The report concludes: “No objective or quantifiable evidence has been produced to support these assertions.”
It also accuses the housing associations of adopting “an inherent victim-blaming approach” by both internal and third party assessors.
The council report found that it is more likely that structural defects, poor design and deficiencies in thermal insulation are the cause of damp and mould.
A letter from Sandra Roebuck, Lambeth council’s director of infrastructure and capital delivery, says that the action plan from the three associations falls short of the council’s expectations, because there is no clear defined work plans for individual blocks on the estate, nor are there any reasonable timescales set out in the plan, other than a commitment to works being completed by 2023 or 2025.
The letter concludes: “Regrettably the council, therefore, has little choice but to formally advise you that it will now begin the process of enforcement of housing standards under the Housing Act 2004.”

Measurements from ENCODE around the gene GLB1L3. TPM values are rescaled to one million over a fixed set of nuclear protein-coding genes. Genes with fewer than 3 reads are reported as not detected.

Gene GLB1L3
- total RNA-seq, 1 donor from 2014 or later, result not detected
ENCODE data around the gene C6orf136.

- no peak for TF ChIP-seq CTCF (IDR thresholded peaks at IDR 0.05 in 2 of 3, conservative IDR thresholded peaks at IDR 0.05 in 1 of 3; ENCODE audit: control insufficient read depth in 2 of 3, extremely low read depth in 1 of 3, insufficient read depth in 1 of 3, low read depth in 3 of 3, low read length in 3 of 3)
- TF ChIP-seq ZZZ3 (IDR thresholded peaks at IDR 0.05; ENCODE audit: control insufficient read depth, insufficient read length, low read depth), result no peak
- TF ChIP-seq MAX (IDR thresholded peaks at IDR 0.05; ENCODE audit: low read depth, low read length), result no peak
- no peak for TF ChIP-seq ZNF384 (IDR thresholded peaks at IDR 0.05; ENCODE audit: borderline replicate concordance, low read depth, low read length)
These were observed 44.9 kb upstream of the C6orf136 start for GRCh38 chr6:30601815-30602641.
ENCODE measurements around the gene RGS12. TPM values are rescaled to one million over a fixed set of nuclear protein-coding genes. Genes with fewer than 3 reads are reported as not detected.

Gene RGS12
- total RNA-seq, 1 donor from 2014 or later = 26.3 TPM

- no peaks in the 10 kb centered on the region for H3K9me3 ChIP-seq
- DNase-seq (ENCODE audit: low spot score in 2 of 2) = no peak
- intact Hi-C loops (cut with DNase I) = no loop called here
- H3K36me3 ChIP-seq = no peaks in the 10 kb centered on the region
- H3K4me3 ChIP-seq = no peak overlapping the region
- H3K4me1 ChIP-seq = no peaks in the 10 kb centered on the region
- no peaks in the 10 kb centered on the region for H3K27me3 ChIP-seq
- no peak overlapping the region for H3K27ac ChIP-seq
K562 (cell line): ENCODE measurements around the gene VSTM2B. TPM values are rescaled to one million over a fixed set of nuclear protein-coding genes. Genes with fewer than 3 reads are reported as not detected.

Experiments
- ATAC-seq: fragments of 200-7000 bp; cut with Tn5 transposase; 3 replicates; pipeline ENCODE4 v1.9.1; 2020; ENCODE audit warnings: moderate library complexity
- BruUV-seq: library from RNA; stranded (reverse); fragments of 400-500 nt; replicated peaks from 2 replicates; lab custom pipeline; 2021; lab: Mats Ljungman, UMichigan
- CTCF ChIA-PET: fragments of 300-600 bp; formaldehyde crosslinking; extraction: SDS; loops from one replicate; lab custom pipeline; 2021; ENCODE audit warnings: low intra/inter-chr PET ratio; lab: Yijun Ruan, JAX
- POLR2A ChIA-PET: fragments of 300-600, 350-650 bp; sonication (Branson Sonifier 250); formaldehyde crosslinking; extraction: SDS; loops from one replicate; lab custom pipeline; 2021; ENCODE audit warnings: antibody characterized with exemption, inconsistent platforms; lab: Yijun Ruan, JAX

A 2017 report by the Notting Hill Genesis housing association estimated that £1.7m worth of repairs to external drainage to properties is required over 10 years to alleviate damp. The total is likely to be higher as this report only dealt with gutters and general drainage.
Marie Ellis, 47, has lived on the estate for 11 years. She said: “I don’t like the fact that we’ve been continually brushed off by our landlords.
“I’ve had problems with damp in my property since in moved in in December 2008.
“My toilet, bathroom and kitchen in my property was refurbished between July and August 2019.
“The kitchen never had damp, but it still remains in the toilet and bathroom.
“I worry about the effects on my family’s health. We are paying for a service and we need to get this sorted now.”
Nikki Murphy, 38, has lived on the estate since 2007 in accommodation managed by Notting Hill Genesis.
She said: “I have my windows open all the time. It’s always cold, but that does help to reduce the damp inside the property.